A STUDY conducted at Yale University in the early 1960s dismayed psychologists. Prof. Stanley Milgram had wondered, along with millions of others, how so many Germans could have tolerated or participated in the Nazi atrocities. And how could a person who had gassed thousands of Jews say later that he was not responsible for the killing: Rather, he was just "following orders"?
Most of us were sure that Americans would refuse to obey cruel orders; and Milgram set out to try to confirm this. He devised an experiment and advertised for volunteers. When two volunteers arrived at the psychology lab, a researcher told them that they would be participating for just one hour in a study of "the effect of punishment on learning." One volunteer became the "learner" and was strapped into a chair with electrodes attached to his wrists. The other, designated the "teacher," sat in an adjacent room at the control panel of an electric-shock machine. Whenever the "learner" gave a wrong answer to a question in a memory test the "teacher" was to punish him with a shock, increasing the voltage at each successive wrong answer.
The "teacher" didn't know that the "learner" was an actor who would not actually receive any shocks. The real question under investigation was: How strong an electrical shock would a person give before refusing to obey the researcher's orders to continue?
By the time that the "shocks" reached 150 volts the victim (the "learner") was crying out to be released from the electric chair; and as the voltage increased his screams became more agonized. Beyond 330 volts, if the "teacher" went that far, the victim became silent -- as though he were unconscious or dead. Psychiatrists predicted that most people would refuse to continue when the victim demanded to be released, and that practically no American would follow orders to continue giving shocks after the victim became silent.
The actual outcome was alarming. Volunteers of diverse ages and occupations continued following the orders of the researcher - a young man in a lab coat -- to administer dangerous shocks to a screaming or a silent victim.
These volunteers were not sadists. Most were seriously troubled by what they were doing, and they protested the researcher's orders to continue. But an astounding 65 percent of the subjects obeyed orders and administered shocks of 450 volts - the maximum on the control panel.
Having initially volunteered to help in a scientific experiment, they lacked the strength to disobey the authority figure directing their actions. (For details and analysis see Milgram's book, Obedience to Authority, Harper & Row, 1974.)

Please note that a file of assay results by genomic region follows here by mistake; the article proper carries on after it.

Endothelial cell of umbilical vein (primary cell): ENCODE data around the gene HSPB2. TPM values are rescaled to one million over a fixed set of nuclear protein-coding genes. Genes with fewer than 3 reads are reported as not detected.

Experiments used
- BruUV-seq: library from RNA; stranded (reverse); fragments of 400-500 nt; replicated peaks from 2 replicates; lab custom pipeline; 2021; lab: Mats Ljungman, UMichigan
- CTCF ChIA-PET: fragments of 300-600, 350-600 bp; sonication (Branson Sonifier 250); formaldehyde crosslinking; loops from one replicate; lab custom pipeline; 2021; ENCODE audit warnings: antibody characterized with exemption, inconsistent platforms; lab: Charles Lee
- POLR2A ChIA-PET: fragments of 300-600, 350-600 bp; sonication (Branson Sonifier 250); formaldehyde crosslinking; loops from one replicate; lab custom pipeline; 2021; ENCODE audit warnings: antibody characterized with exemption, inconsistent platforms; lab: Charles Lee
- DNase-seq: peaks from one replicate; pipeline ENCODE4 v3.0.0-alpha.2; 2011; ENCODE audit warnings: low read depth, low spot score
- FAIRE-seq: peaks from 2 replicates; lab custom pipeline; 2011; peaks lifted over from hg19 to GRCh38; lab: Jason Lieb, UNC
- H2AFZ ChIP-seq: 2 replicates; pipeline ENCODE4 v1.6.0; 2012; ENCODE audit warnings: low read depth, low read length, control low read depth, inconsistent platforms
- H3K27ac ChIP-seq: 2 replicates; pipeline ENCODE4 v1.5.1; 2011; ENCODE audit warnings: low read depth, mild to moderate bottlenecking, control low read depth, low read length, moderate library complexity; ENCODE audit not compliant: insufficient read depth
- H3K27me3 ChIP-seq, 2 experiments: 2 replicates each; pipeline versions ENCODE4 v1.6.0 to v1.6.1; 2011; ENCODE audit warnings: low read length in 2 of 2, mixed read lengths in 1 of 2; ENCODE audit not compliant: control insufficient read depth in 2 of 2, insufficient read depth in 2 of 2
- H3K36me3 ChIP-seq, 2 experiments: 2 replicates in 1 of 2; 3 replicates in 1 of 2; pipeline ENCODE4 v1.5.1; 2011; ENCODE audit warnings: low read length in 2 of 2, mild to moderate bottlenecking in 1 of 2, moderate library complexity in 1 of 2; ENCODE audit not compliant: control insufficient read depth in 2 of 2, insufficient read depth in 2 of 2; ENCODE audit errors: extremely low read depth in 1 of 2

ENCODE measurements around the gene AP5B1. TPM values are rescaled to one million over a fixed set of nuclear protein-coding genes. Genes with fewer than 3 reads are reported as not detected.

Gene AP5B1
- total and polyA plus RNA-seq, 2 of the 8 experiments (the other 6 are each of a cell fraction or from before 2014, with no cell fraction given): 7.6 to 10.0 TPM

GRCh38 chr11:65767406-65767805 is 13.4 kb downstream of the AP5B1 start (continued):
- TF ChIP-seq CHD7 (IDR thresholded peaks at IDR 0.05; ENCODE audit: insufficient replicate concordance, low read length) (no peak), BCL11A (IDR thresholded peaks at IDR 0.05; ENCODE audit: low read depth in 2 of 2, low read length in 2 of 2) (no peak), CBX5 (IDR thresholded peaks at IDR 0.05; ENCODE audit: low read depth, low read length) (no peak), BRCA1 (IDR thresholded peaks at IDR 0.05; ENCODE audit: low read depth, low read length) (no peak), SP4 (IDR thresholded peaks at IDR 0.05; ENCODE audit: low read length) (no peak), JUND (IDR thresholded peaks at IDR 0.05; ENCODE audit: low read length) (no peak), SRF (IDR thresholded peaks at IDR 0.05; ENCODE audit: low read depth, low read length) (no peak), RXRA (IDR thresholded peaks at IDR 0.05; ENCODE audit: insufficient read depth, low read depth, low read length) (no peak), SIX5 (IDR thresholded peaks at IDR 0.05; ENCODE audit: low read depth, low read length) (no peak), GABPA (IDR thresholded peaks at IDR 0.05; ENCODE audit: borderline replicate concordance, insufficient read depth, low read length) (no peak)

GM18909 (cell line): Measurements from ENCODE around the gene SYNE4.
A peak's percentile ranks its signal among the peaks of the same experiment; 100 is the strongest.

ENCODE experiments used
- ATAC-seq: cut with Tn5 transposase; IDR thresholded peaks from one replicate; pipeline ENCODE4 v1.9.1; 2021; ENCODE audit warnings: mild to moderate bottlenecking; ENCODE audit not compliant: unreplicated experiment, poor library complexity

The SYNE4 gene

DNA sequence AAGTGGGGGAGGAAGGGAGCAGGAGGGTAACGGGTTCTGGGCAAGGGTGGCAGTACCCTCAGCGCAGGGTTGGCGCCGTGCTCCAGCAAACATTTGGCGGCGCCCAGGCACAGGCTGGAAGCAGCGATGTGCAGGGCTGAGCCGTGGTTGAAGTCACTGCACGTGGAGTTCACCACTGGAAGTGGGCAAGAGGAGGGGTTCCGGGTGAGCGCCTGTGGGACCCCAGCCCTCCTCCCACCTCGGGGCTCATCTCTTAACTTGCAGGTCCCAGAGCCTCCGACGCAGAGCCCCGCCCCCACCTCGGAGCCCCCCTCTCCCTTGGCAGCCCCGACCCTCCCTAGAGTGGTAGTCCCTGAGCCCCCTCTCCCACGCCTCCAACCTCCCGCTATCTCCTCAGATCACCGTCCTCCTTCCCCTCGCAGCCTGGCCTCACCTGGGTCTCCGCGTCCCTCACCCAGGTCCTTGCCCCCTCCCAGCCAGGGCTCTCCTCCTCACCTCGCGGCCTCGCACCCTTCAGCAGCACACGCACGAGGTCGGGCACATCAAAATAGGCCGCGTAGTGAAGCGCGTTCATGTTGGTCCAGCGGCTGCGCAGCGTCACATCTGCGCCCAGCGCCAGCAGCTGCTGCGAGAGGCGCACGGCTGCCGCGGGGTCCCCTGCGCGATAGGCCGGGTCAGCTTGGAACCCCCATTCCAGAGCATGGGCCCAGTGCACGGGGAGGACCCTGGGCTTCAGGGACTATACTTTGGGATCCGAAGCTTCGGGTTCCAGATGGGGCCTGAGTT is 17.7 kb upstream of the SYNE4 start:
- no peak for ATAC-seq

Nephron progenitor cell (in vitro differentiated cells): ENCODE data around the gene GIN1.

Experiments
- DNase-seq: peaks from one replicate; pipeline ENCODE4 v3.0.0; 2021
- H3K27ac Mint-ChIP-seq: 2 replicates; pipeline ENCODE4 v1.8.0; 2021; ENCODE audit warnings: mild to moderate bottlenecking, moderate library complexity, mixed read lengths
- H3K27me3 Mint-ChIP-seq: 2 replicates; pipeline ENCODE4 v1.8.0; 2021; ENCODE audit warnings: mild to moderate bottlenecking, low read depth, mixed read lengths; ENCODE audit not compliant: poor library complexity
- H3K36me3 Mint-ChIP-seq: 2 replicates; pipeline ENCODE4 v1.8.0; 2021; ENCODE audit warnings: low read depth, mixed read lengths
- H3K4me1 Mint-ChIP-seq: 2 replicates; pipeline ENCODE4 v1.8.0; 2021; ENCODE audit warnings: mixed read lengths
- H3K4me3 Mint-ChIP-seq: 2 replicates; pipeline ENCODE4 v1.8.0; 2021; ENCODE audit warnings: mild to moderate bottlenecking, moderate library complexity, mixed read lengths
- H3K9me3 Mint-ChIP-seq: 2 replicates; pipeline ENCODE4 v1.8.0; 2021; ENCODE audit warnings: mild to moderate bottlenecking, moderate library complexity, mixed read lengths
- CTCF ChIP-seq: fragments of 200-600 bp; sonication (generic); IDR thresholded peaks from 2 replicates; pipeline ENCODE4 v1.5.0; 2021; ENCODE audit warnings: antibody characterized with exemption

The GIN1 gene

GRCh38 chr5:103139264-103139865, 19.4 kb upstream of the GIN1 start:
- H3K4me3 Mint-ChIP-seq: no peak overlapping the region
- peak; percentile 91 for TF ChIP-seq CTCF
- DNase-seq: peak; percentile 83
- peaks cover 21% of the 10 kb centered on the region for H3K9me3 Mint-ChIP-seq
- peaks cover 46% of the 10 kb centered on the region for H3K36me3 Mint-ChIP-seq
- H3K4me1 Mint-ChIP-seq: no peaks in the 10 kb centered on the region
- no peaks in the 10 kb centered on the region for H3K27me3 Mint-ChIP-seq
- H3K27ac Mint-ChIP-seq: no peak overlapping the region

When similar studies were performed in other cities and other countries the results were confirmed. So we could no longer assume that Germans were the exception in their obedience to cruel orders.
In the experiment it was necessary to convince the "teacher" that he or she was participating in a noble scientific experiment. In time of war it helps to dehumanize the target population -- whether Jews, Vietnamese, Iraqis, Palestinians, Kosovars or Serbs.
The war in Vietnam offered many examples of behavior that Americans would find unthinkable in other circumstances. Americans who wouldn't abuse an animal followed orders from Presidents Johnson and Nixon to drop napalm on human beings, from an altitude of 10,000 feet. And at My Lai on March 16, 1968, American soldiers obeyed orders from Lieutenant William Calley to kill at close range hundreds of unarmed and pleading men, women, children and babies. On February 24, 1991, American soldiers, obeying orders of Generals Norman Schwarzkopf and Colin Powell, used bulldozers to bury alive thousands of Iraqi soldiers. (Providence Journal, Sept. 13, 1991.)
Recently, under orders from President Clinton, Americans manufactured, delivered and dropped "cluster bombs" - among our most gruesome weapons - on human beings in Yugoslavia. Our bombs landed on hospitals, buses, refugees, an embassy and even on the wrong countries (Bulgaria an Hungary) by accident. But on April 23, it was not an accident when American pilots following orders from President Clinton bombed Belgrade's TV station, killing 15 employees because, Mr. Clinton said, they were broadcasting "disinformation."
Surprisingly, on April 28, the U.S. House rejected a resolution supporting the bombing of Yugoslavia. But the bombing continued, and eight days later the House returned to obedience and voted $12.9 billion to pay for it. (There was never any resistance from Rhode Island's congressmen.)